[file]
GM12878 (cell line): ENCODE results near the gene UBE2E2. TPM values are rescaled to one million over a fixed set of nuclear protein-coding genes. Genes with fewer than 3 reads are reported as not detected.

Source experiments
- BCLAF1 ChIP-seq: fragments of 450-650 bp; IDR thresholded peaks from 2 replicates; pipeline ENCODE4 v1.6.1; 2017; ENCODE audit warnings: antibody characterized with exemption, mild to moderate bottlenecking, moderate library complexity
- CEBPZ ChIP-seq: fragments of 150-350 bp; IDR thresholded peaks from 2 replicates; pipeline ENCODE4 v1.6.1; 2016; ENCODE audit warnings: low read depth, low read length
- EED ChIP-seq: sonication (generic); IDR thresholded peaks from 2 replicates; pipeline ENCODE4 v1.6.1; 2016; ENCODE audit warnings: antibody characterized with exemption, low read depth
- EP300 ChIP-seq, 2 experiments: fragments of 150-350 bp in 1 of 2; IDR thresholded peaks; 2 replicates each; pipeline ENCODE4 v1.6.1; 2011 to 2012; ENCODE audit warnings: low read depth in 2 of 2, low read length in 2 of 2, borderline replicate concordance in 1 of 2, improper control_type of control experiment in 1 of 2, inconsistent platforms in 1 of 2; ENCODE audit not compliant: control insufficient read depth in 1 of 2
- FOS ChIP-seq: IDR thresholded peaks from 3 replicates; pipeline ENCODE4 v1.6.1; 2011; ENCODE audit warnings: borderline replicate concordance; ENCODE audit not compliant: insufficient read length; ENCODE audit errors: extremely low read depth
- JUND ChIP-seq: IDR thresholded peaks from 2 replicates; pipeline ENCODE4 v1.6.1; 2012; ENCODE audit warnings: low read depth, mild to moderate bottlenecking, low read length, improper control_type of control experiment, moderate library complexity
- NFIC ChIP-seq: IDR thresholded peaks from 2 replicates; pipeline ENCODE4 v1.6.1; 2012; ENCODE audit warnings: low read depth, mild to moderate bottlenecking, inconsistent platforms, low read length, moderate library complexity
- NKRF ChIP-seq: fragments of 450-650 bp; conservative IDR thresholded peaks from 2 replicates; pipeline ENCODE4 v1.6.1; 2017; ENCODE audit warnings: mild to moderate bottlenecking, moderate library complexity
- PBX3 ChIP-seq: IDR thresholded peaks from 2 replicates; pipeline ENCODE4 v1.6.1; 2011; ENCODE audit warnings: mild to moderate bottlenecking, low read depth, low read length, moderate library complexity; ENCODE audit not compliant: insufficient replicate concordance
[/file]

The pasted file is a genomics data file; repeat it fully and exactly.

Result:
GM12878 (cell line): ENCODE results near the gene UBE2E2. TPM values are rescaled to one million over a fixed set of nuclear protein-coding genes. Genes with fewer than 3 reads are reported as not detected.

Source experiments
- BCLAF1 ChIP-seq: fragments of 450-650 bp; IDR thresholded peaks from 2 replicates; pipeline ENCODE4 v1.6.1; 2017; ENCODE audit warnings: antibody characterized with exemption, mild to moderate bottlenecking, moderate library complexity
- CEBPZ ChIP-seq: fragments of 150-350 bp; IDR thresholded peaks from 2 replicates; pipeline ENCODE4 v1.6.1; 2016; ENCODE audit warnings: low read depth, low read length
- EED ChIP-seq: sonication (generic); IDR thresholded peaks from 2 replicates; pipeline ENCODE4 v1.6.1; 2016; ENCODE audit warnings: antibody characterized with exemption, low read depth
- EP300 ChIP-seq, 2 experiments: fragments of 150-350 bp in 1 of 2; IDR thresholded peaks; 2 replicates each; pipeline ENCODE4 v1.6.1; 2011 to 2012; ENCODE audit warnings: low read depth in 2 of 2, low read length in 2 of 2, borderline replicate concordance in 1 of 2, improper control_type of control experiment in 1 of 2, inconsistent platforms in 1 of 2; ENCODE audit not compliant: control insufficient read depth in 1 of 2
- FOS ChIP-seq: IDR thresholded peaks from 3 replicates; pipeline ENCODE4 v1.6.1; 2011; ENCODE audit warnings: borderline replicate concordance; ENCODE audit not compliant: insufficient read length; ENCODE audit errors: extremely low read depth
- JUND ChIP-seq: IDR thresholded peaks from 2 replicates; pipeline ENCODE4 v1.6.1; 2012; ENCODE audit warnings: low read depth, mild to moderate bottlenecking, low read length, improper control_type of control experiment, moderate library complexity
- NFIC ChIP-seq: IDR thresholded peaks from 2 replicates; pipeline ENCODE4 v1.6.1; 2012; ENCODE audit warnings: low read depth, mild to moderate bottlenecking, inconsistent platforms, low read length, moderate library complexity
- NKRF ChIP-seq: fragments of 450-650 bp; conservative IDR thresholded peaks from 2 replicates; pipeline ENCODE4 v1.6.1; 2017; ENCODE audit warnings: mild to moderate bottlenecking, moderate library complexity
- PBX3 ChIP-seq: IDR thresholded peaks from 2 replicates; pipeline ENCODE4 v1.6.1; 2011; ENCODE audit warnings: mild to moderate bottlenecking, low read depth, low read length, moderate library complexity; ENCODE audit not compliant: insufficient replicate concordance